if (spec) {
            Text tokens contribute also to the understanding sort bonus16.1.1;
            int score_multiplier = 1;
            if (DeterminationTypes::get_no_values_described(&(cgl->cgl_type)) == 0)
                score_multiplier = CGL_SCORE_TOKEN_RANGE;
            DeterminationTypes::add_term(&(cgl->cgl_type), spec,
            cgl->general_sort_bonus += score*score_multiplier;
        } else nulls_count++;

        if (CGTokens::is_multiple(cgt)) multiples++;
    if (nulls_count == line_length)
        cgl->general_sort_bonus = CGL_SCORE_BUMP*nulls_count;

§16.1.1. This looks for a "[text]" token, which is the Inform syntax to mean one which parses to a K_understanding match.

Text tokens contribute also to the understanding sort bonus16.1.1 =

    if ((Specifications::is_kind_like(spec)) &&
        (K_understanding) &&
        (Kinds::eq(Specifications::to_kind(spec), K_understanding))) {  "[text]" token
        int usb_contribution = pos - CGL_SCORE_BUMP;
        if (usb_contribution >= 0) usb_contribution = -1;  very unlikely to happen
        usb_contribution = CGL_SCORE_BUMP*usb_contribution + (line_length-1-pos);
        cgl->understanding_sort_bonus += usb_contribution;

§16.2. If none of these problems occurs, then the grammar can legally be compiled.

Check for a variety of problems16.2 =

    if (multiples > 1)
        StandardProblems::sentence_problem(Task::syntax_tree(), _p_(PM_MultipleMultiples),
            "there can be at most one token in any line which can match multiple things",
            "so you'll have to remove one of the 'things' tokens and make it a 'something' "

    if ((cg->cg_is != CG_IS_COMMAND) &&
        (DeterminationTypes::get_no_values_described(&(cgl->cgl_type)) >= 2))
        StandardProblems::sentence_problem(Task::syntax_tree(), _p_(PM_TwoValuedToken),
            "there can be at most one varying part in the definition of a named token",
            "so 'Understand \"button [a number]\" as \"[button indication]\"' is allowed "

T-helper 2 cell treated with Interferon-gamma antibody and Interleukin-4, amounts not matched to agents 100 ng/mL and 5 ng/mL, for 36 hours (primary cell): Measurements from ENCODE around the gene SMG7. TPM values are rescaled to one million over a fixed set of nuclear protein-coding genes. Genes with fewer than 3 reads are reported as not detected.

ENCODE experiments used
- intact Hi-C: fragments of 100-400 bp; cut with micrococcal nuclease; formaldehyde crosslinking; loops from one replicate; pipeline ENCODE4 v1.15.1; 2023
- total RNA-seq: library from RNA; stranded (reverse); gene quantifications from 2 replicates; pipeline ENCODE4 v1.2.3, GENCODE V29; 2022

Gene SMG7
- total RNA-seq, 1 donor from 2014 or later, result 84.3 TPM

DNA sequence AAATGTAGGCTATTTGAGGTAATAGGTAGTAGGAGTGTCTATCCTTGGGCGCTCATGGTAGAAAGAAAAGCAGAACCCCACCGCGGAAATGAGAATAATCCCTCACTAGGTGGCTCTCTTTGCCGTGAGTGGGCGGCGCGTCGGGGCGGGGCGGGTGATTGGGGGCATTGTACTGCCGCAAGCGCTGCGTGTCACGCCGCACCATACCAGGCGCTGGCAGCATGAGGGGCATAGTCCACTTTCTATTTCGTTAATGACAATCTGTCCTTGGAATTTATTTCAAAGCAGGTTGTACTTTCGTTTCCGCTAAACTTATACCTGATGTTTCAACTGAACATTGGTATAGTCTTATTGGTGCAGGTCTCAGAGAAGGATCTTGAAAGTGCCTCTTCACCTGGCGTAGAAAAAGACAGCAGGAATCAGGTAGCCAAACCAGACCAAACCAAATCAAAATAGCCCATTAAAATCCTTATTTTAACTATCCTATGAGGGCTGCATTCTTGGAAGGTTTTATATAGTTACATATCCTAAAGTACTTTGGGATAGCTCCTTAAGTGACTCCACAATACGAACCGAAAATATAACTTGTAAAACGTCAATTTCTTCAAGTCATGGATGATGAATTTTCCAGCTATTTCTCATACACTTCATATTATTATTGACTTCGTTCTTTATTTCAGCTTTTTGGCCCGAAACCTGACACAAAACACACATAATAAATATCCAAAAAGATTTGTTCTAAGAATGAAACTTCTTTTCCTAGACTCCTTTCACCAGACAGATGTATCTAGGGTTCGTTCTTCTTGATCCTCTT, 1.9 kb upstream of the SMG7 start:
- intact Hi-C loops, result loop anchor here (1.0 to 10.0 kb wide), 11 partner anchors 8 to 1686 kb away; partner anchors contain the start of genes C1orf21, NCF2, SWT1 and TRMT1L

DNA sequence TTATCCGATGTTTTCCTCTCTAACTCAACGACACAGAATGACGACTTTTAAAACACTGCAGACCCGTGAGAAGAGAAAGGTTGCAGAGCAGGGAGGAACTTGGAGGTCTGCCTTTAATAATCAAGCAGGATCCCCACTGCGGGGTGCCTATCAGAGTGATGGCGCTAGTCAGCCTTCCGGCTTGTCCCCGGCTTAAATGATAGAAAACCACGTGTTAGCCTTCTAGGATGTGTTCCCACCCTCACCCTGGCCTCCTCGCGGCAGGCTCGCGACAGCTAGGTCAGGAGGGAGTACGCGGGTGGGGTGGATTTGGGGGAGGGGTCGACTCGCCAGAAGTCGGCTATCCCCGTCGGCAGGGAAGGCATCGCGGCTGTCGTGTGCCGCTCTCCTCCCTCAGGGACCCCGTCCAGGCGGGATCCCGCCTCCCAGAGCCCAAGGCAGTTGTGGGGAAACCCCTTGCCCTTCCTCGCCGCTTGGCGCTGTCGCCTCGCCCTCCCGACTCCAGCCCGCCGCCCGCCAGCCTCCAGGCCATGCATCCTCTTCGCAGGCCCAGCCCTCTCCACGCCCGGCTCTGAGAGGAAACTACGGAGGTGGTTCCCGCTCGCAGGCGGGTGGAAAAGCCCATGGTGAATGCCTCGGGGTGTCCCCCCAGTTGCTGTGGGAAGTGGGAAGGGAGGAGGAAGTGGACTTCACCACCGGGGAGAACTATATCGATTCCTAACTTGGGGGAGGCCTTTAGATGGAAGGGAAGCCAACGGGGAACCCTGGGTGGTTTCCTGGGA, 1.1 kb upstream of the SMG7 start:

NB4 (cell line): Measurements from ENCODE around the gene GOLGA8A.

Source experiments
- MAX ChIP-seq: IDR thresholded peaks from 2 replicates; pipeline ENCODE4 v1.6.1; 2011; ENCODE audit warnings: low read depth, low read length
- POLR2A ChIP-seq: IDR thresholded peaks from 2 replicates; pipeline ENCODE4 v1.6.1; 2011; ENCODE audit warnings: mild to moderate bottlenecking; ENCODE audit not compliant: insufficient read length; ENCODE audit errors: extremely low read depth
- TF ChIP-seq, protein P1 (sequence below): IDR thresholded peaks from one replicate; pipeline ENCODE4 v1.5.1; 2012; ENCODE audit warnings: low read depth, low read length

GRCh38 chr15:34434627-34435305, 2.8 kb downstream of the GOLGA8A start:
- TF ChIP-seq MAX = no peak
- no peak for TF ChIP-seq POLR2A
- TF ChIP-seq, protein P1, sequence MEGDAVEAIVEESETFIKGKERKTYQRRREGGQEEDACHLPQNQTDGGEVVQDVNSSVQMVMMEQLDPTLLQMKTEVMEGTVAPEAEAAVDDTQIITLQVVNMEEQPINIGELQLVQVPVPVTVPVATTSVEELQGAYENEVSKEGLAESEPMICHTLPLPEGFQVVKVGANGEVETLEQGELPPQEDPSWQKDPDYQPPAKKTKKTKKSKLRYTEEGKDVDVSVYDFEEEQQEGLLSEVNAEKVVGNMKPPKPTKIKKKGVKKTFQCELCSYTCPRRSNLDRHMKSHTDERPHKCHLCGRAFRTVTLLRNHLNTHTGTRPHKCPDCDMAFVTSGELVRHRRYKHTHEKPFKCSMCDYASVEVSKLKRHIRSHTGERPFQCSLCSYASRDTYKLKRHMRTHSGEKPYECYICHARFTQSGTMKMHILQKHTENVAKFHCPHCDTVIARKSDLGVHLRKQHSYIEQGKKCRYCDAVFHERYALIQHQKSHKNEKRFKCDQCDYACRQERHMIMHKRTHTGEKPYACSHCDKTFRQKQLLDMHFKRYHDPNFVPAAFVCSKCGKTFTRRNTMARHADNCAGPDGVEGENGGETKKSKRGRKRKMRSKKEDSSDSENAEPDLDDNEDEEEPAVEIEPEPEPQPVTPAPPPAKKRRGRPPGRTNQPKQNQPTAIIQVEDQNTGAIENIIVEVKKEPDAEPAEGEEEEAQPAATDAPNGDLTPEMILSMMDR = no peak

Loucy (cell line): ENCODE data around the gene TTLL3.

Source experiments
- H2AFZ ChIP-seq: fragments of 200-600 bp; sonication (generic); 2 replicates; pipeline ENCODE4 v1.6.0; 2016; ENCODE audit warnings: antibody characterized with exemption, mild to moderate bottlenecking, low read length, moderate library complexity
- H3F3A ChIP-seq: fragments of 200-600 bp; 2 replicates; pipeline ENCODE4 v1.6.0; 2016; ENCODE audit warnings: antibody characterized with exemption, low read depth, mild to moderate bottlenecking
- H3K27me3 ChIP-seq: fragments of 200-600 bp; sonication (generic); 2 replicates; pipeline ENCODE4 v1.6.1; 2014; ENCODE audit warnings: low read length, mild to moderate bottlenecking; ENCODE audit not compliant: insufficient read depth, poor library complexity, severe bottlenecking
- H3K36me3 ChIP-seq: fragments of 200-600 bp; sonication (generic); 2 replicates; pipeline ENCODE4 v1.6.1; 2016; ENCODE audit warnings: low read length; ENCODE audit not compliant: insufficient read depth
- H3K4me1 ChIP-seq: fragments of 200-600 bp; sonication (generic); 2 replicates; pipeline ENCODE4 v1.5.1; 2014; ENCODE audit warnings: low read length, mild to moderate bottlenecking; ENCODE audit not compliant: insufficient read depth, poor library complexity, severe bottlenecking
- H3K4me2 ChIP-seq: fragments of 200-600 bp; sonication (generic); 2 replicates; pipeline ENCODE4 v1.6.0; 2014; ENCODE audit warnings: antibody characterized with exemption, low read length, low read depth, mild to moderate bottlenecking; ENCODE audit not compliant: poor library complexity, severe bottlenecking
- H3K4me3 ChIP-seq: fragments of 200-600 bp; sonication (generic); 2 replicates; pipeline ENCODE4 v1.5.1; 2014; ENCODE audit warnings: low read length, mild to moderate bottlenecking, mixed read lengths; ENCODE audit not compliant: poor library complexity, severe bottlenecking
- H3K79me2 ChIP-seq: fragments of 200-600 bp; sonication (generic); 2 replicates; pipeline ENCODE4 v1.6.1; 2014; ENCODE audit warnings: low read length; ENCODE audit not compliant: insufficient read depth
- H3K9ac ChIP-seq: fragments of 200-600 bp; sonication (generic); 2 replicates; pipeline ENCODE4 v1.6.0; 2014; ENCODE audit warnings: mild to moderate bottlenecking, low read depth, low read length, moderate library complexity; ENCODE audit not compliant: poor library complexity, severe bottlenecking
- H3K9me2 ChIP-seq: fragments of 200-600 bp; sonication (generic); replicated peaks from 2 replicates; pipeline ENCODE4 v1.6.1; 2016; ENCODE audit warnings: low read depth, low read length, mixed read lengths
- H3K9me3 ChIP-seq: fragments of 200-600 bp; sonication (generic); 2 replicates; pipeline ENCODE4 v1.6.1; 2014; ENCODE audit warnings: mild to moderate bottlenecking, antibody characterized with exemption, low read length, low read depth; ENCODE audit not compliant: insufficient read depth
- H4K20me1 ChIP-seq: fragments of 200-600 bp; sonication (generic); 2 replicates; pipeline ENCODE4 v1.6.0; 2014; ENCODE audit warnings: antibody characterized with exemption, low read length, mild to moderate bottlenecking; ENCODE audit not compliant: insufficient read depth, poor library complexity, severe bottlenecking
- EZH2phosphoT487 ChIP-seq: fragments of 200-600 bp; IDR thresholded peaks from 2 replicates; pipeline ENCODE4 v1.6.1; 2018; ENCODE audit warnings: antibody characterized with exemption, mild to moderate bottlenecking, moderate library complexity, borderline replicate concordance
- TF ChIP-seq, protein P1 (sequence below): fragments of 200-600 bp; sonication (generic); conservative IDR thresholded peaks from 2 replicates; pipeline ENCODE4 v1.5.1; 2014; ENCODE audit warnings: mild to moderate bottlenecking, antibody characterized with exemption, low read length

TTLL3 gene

"but 'Understand \"button [a number] on [something]\" as \"[button "
            "indication]\"' is not.");

    if ((cgl->reversed) &&
        (DeterminationTypes::get_no_values_described(&(cgl->cgl_type)) < 2)) {
        StandardProblems::sentence_problem(Task::syntax_tree(), _p_(PM_CantReverseOne),
            "you can't use a 'reversed' action when you supply fewer than two values for "
            "it to apply to",
            "since reversal is the process of exchanging them.");
    if ((cgl->tokens) && (cgl->tokens->slash_class != 0) &&
        (CommandGrammars::cg_is_genuinely_verbal(cg))) {
        StandardProblems::sentence_problem(Task::syntax_tree(), _p_(PM_SlashedCommand),
            "at present you're not allowed to use a / between command words at the "
            "start of a line",
            "so 'put/interpose/insert [something]' is out.");

    for (cg_token *cgt = first; cgt; cgt = cgt->next_token) {
        if ((CGTokens::is_topic(cgt)) && (cgt->next_token) &&
            (CGTokens::is_literal(cgt->next_token) == FALSE)) {
            StandardProblems::sentence_problem(Task::syntax_tree(), _p_(PM_TextFollowedBy),
                "a '[text]' token must either match the end of some text, or be followed "
                "by definitely known wording",
                "since otherwise the run-time parser isn't good enough to make sense of "
        if ((cgt->token_relation) && (cg->cg_is != CG_IS_SUBJECT) && (problem_count == 0)) {
                "a grammar token in an 'Understand...' can only be based on a relation if it "
                "is to understand the name of a room or thing",
                "since otherwise there is nothing for the relation to be with.");

    if (initial_problem_count == problem_count) {
        int token_values = 0;
        kind *token_value_kinds[2];
        for (int i=0; i<2; i++) token_value_kinds[i] = NULL;
        for (cg_token *token = cgl->tokens; token; token = token->next_token) {
            int code_mode = TRUE; if (cg->cg_is == CG_IS_COMMAND) code_mode = FALSE;
            int consult_mode = (cg->cg_is == CG_IS_CONSULT)?TRUE:FALSE;
            kind *K = CGTokens::verify_and_find_kind(token, code_mode, consult_mode);
            if (K) {
                if (token_values == 2) internal_error("too many value-producing tokens");
                token_value_kinds[token_values++] = K;
        if (cgl->reversed) {
            kind *swap = token_value_kinds[0];
            token_value_kinds[0] = token_value_kinds[1];
            token_value_kinds[1] = swap;